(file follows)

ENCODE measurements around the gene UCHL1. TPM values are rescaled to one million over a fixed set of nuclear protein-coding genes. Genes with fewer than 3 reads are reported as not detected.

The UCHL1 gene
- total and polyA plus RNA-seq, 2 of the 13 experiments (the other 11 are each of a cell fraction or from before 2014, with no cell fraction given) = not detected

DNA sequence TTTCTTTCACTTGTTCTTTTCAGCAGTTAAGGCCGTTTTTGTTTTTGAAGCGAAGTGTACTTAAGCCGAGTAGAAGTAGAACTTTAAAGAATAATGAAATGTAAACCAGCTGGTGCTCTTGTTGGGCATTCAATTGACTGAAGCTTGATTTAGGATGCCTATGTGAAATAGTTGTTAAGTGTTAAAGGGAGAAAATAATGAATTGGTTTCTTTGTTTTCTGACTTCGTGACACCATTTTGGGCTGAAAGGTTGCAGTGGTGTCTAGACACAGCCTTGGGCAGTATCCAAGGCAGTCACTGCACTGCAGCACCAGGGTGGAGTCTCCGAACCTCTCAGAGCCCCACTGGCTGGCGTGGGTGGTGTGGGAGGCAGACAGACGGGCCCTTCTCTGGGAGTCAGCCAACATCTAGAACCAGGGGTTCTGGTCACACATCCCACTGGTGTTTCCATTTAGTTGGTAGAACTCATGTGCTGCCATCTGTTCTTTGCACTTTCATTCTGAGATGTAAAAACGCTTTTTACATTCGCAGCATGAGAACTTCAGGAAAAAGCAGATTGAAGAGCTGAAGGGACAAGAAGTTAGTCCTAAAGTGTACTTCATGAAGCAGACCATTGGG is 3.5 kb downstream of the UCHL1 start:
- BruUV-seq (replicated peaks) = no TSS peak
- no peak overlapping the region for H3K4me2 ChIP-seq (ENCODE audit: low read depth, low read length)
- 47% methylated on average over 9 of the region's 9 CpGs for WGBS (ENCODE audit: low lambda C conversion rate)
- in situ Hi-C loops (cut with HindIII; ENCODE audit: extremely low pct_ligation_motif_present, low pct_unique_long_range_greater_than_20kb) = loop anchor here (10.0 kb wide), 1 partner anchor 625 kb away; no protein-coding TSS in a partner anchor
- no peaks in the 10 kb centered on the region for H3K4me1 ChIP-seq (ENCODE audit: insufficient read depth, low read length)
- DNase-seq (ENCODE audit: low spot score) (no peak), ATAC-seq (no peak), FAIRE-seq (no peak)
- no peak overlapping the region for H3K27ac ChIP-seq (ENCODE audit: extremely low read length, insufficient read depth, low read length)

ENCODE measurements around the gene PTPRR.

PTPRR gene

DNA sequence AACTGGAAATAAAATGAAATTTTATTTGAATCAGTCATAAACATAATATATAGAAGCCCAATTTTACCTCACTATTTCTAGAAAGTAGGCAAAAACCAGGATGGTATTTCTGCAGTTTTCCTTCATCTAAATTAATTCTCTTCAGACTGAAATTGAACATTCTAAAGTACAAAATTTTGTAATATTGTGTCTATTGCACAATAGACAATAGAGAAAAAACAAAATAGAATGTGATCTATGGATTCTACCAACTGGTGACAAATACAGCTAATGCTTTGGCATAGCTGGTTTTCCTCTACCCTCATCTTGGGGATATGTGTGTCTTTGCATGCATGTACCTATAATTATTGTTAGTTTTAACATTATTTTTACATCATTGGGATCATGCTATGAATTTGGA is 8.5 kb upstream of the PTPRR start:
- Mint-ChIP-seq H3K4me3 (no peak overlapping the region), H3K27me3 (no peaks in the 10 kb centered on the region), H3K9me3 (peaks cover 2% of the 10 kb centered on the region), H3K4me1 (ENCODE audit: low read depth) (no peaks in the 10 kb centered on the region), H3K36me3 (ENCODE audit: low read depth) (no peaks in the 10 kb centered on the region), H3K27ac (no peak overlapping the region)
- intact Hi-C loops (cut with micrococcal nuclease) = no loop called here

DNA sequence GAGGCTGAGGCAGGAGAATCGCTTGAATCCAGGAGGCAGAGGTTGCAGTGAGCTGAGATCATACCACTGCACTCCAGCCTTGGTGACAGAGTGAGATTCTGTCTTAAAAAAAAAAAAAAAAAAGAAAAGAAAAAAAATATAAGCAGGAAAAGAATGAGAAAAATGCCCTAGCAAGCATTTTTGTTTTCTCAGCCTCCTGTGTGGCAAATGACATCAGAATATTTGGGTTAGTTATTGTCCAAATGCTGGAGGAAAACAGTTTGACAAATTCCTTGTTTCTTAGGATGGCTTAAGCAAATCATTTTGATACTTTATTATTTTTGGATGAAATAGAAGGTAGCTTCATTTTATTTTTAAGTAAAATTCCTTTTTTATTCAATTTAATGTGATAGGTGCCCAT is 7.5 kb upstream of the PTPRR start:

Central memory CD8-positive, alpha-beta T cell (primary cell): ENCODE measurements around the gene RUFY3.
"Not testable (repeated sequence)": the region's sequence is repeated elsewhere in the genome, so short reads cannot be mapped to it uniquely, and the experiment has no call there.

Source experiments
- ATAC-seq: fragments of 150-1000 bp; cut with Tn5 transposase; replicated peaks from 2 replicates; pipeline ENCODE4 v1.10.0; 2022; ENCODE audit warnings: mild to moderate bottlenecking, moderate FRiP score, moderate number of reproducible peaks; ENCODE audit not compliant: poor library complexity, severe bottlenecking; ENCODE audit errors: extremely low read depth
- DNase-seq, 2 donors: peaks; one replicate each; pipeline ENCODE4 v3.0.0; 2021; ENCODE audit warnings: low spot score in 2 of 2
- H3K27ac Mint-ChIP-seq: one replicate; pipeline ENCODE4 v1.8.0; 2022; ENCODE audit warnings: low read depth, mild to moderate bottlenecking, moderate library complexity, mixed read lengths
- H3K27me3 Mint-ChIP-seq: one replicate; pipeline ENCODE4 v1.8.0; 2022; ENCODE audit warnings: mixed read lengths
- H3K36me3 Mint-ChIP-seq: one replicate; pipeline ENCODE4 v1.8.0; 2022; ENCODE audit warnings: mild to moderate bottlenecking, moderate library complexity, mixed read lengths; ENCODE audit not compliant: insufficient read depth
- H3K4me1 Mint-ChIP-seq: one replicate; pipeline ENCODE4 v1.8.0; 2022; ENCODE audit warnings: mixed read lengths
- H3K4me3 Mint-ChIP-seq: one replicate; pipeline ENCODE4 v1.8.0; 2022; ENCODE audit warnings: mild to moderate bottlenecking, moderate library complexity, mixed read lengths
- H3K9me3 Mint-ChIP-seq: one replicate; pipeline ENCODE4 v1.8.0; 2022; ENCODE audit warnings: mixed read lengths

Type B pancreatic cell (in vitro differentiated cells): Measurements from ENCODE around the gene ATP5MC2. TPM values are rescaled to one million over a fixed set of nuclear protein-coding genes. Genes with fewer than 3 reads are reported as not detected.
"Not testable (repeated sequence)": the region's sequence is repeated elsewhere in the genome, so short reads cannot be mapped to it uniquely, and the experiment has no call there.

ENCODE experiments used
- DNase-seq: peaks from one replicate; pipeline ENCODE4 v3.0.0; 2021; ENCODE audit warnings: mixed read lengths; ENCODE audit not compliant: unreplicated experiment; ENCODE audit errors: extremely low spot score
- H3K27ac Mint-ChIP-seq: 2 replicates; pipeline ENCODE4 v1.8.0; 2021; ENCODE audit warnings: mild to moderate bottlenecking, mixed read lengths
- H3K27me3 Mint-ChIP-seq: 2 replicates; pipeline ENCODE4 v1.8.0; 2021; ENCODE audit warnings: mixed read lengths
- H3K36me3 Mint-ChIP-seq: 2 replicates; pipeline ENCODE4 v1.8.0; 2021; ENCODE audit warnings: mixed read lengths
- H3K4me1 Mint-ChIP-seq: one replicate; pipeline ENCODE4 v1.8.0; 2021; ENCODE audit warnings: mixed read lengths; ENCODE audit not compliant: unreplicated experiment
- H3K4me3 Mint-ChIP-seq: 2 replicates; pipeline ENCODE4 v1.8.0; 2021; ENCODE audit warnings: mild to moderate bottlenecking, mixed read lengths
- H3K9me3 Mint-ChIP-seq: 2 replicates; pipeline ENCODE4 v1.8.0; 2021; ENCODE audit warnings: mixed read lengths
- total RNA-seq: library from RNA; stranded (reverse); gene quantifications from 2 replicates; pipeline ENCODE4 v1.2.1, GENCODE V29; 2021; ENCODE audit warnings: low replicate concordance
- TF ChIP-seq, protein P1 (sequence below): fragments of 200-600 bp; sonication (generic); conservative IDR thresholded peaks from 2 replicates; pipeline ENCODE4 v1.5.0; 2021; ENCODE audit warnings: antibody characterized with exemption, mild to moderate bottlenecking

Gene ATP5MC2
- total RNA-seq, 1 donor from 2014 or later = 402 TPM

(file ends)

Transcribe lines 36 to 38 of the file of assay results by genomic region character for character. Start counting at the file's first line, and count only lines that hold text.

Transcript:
- H3K4me1 Mint-ChIP-seq: one replicate; pipeline ENCODE4 v1.8.0; 2021; ENCODE audit warnings: mixed read lengths; ENCODE audit not compliant: unreplicated experiment
- H3K4me3 Mint-ChIP-seq: 2 replicates; pipeline ENCODE4 v1.8.0; 2021; ENCODE audit warnings: mild to moderate bottlenecking, mixed read lengths
- H3K9me3 Mint-ChIP-seq: 2 replicates; pipeline ENCODE4 v1.8.0; 2021; ENCODE audit warnings: mixed read lengths